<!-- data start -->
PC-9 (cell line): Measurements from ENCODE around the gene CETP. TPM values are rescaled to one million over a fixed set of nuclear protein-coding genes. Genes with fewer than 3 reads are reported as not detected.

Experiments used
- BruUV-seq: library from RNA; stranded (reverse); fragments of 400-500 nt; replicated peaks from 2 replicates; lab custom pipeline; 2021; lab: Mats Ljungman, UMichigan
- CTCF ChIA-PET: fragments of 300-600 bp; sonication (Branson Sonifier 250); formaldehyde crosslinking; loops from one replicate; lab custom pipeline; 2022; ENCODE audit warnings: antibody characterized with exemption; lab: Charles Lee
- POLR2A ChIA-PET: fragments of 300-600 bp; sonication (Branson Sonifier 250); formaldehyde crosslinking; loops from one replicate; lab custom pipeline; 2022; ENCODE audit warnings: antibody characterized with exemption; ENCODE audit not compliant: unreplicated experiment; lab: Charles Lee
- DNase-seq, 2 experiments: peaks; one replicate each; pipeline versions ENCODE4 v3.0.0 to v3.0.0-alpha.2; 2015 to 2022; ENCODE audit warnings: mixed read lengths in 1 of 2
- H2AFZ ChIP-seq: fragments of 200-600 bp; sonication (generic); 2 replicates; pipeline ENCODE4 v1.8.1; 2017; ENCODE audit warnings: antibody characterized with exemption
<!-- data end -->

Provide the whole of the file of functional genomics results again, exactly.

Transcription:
PC-9 (cell line): Measurements from ENCODE around the gene CETP. TPM values are rescaled to one million over a fixed set of nuclear protein-coding genes. Genes with fewer than 3 reads are reported as not detected.

Experiments used
- BruUV-seq: library from RNA; stranded (reverse); fragments of 400-500 nt; replicated peaks from 2 replicates; lab custom pipeline; 2021; lab: Mats Ljungman, UMichigan
- CTCF ChIA-PET: fragments of 300-600 bp; sonication (Branson Sonifier 250); formaldehyde crosslinking; loops from one replicate; lab custom pipeline; 2022; ENCODE audit warnings: antibody characterized with exemption; lab: Charles Lee
- POLR2A ChIA-PET: fragments of 300-600 bp; sonication (Branson Sonifier 250); formaldehyde crosslinking; loops from one replicate; lab custom pipeline; 2022; ENCODE audit warnings: antibody characterized with exemption; ENCODE audit not compliant: unreplicated experiment; lab: Charles Lee
- DNase-seq, 2 experiments: peaks; one replicate each; pipeline versions ENCODE4 v3.0.0 to v3.0.0-alpha.2; 2015 to 2022; ENCODE audit warnings: mixed read lengths in 1 of 2
- H2AFZ ChIP-seq: fragments of 200-600 bp; sonication (generic); 2 replicates; pipeline ENCODE4 v1.8.1; 2017; ENCODE audit warnings: antibody characterized with exemption